Brown was charged with armed bank robbery and two firearms violations. The district court denied the defense motion to sever the unlawful firearm possession count (Count III) from the bank robbery counts (Counts I and II) because the government had agreed to stipulate that Brown had five prior felony convictions without stating the nature of the offenses. Over the objection of defense counsel, the government read the stipulation to the jury. Brown then testified about the nature of his prior felony convictions, which included three armed bank robberies and one unlawful possession of a firearm during the commission of a felony. Brown also testified that an acquaintance had paid him to pick up the bags along the railroad tracks but that he did not know what was inside them. Defense counsel proffered accessory after the fact instructions, but the district court refused them. The jury found Brown guilty of all counts. The district court sentenced Brown to a total of 327 months imprisonment (267 months for Counts I and III, 60 months consecutive for Count II), 3 years supervised release, and a special assessment of $150.00. This appeal followed.

ACCESSORY AFTER THE FACT


Advertisement
view counter
8

Brown first argues the district court erred in refusing to instruct the jury with regard to the offense of accessory after the fact. Brown argues that his theory of defense was that he was, at most, an accessory after the fact. He argues that the jury could have reasonably found from the evidence that, while he did not rob the bank, he knew about the bank robbery and knowingly acted to assist the robber when he attempted to retrieve the duffel bags containing the stolen money. The government did not charge Brown as an accessory after the fact.

9

"When reviewing a challenge to the jury instructions, we recognize that the district court has wide discretion in formulating the instructions and will affirm if the entire charge to the jury, when read as a whole, fairly and adequately contains the law applicable to the case." United States v. Casas, 999 F.2d 1225, 1230 (8th Cir.1993) (citing United States v. Sanders, 834 F.2d 717, 719 (8th Cir.1987), cert. denied, --- U.S. ----, 114 S.Ct. 894, 127 L.Ed.2d 86 (1994). "[A] defendant is entitled to a jury instruction if the request is timely, the evidence supports the instructions, and the proffered instruction correctly states the law." United States v. Sanders, 834 F.2d at 719. In particular, "a defendant is 'entitled to an instruction as to any recognized defense for which there exists evidence sufficient for a reasonable jury to find in his [or her] favor.' " United States v. Searing, 984 F.2d 960, 967 (8th Cir.1993), citing Mathews v. United States, 485 U.S. 58, 63, 108 S.Ct. 883, 886, 99 L.Ed.2d 54 (1988).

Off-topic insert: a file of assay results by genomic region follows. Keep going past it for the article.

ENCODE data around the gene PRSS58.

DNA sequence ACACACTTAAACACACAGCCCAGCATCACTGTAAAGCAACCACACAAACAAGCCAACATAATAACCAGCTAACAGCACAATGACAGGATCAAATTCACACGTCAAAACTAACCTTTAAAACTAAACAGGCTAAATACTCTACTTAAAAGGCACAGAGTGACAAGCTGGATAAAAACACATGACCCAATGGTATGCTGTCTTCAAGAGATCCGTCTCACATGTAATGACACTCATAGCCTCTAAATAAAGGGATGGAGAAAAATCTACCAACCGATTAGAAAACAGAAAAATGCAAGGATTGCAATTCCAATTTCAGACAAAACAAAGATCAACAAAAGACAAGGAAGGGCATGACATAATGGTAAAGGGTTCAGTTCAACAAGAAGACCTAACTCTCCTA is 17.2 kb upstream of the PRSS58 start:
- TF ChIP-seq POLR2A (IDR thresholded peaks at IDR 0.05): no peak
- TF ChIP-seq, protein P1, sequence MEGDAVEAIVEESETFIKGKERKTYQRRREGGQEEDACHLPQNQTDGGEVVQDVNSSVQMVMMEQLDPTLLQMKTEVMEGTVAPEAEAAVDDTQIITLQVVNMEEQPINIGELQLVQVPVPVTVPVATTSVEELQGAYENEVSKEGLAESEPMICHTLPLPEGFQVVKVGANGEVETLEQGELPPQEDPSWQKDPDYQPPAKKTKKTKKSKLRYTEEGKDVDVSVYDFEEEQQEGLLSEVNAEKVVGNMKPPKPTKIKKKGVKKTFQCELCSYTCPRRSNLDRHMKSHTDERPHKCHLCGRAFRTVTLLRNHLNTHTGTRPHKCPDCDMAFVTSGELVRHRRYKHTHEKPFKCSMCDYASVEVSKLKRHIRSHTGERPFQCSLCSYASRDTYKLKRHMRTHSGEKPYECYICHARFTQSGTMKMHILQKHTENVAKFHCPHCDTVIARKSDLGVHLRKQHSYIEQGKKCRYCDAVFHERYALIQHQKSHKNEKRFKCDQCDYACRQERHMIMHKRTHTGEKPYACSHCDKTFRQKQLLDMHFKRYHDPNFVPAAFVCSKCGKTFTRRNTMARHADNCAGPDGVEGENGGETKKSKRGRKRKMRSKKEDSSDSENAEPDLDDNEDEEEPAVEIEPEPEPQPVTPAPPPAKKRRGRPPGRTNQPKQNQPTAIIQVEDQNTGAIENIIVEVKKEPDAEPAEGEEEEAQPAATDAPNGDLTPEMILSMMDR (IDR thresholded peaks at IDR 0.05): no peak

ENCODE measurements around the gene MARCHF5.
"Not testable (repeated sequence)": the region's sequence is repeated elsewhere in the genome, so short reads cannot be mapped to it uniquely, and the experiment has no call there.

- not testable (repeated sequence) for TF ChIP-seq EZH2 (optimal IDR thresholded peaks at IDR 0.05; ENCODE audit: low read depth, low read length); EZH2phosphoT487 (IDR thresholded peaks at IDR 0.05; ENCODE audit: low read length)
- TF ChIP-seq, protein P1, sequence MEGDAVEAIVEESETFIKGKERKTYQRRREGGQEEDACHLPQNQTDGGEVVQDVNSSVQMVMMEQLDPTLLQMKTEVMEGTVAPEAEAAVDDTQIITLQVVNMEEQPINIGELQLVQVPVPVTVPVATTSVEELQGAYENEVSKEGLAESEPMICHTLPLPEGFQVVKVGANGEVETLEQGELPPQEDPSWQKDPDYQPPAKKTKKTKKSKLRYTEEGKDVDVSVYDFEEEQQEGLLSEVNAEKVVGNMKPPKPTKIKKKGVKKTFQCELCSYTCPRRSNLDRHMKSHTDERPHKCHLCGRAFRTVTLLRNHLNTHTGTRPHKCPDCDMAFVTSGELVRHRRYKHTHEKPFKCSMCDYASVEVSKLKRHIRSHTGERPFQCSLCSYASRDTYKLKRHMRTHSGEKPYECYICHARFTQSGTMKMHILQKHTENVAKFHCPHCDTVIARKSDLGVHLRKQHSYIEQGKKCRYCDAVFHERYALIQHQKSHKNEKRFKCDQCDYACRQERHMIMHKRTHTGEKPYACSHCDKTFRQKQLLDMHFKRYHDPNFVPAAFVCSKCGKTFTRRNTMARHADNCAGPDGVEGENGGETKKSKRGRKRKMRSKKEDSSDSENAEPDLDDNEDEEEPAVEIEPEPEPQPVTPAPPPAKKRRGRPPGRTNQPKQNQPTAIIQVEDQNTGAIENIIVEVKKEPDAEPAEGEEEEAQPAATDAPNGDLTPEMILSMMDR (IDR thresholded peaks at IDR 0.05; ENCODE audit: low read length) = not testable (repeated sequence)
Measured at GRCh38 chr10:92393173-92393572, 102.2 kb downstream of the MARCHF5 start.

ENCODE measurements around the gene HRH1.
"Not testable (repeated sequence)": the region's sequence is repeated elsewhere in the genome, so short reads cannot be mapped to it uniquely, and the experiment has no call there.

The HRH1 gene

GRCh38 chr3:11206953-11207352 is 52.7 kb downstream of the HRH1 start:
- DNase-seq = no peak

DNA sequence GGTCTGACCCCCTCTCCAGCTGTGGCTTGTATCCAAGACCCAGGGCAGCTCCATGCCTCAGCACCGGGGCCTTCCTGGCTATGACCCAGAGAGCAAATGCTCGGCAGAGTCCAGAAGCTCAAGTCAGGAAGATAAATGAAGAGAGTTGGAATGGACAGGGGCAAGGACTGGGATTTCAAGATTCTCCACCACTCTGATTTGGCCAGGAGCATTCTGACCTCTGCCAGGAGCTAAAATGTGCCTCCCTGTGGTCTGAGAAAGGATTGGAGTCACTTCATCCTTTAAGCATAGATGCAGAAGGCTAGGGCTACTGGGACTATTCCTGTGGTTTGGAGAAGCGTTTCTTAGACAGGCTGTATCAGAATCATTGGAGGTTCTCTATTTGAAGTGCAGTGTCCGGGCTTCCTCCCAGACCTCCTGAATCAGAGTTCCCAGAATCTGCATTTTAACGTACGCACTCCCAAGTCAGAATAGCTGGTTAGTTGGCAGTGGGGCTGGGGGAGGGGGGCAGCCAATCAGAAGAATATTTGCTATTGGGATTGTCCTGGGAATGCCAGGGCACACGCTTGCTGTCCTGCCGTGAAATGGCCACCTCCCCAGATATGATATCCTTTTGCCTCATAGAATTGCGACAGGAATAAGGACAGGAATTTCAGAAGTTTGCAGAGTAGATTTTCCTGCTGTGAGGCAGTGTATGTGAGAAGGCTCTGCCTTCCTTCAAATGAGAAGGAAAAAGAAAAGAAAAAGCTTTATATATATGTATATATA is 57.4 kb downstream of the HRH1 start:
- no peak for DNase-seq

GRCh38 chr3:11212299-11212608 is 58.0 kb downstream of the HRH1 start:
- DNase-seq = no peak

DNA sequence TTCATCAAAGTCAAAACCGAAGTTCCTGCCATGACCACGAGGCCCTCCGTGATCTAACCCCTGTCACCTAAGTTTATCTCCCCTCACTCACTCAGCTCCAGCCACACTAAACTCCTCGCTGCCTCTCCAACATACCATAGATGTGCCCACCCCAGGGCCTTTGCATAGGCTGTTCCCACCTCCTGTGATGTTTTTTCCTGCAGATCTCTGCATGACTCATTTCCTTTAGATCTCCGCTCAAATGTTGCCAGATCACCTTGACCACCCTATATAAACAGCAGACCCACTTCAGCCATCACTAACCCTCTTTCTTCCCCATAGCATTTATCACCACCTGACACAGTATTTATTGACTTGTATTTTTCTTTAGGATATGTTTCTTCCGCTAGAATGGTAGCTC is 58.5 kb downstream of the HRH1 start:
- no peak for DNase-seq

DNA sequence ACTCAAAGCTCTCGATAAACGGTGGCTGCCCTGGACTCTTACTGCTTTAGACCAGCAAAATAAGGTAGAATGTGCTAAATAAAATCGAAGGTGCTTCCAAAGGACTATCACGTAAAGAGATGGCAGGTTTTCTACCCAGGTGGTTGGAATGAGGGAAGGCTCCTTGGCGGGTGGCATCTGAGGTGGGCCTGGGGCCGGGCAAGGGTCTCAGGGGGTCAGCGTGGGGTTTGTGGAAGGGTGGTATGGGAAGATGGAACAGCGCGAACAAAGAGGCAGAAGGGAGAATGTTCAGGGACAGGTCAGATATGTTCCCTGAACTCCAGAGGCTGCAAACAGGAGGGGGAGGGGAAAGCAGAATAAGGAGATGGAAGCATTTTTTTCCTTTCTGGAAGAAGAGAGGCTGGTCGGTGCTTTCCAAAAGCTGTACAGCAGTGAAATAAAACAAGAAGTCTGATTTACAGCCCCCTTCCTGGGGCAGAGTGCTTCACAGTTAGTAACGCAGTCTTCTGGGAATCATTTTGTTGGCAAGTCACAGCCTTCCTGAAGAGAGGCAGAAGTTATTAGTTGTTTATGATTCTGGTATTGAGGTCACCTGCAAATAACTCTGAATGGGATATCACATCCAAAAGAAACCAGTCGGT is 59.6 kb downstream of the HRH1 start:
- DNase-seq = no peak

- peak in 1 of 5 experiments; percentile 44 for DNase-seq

10

We hold the district court should have given the jury the proffered accessory after the fact instructions. First, the request was timely made. Next, Brown's testimony explaining why he had attempted to retrieve the duffel bags, although arguably somewhat less than credible, was nonetheless sufficient for a reasonable jury to find that he was an accessory after the fact. In addition, no fingerprints were found on the items inside the duffel bags, the robber had been disguised, and three bank employees were not able to identify Brown as the robber from the photo array. Finally, the proffered instructions correctly stated the applicable law and correctly directed the jury to acquit Brown if the jury found him not guilty of bank robbery, but guilty as an accessory after the fact. In the present case, the accessory after the fact theory functions as a defense. This is because the government did not charge Brown as an accessory after the fact. The government's theory of the case was that one person had committed the bank robbery and that Brown was that person. Brown did not dispute either that the bank had been robbed or that he had attempted to retrieve the duffel bags; his theory of defense was that he was, at most, an accessory after the fact.

11

The jury could not have found Brown guilty as the bank robber and as an accessory after the fact for the same bank robbery because being an accessory after the fact is "an offense where 'one knowing that an offense ... has been committed, receives, relieves, comforts or assists the offender in order to hinder his [or her] apprehension, trial or punishment.' " United States v. Barlow, 152 U.S.App.D.C. 336, 470 F.2d 1245, 1252 (1972), citing 18 U.S.C. Sec. 3; see also United States v. Bissonette, 586 F.2d 73, 76 (8th Cir.1978). Brown cannot be both the offender and the accessory after the fact for the same offense.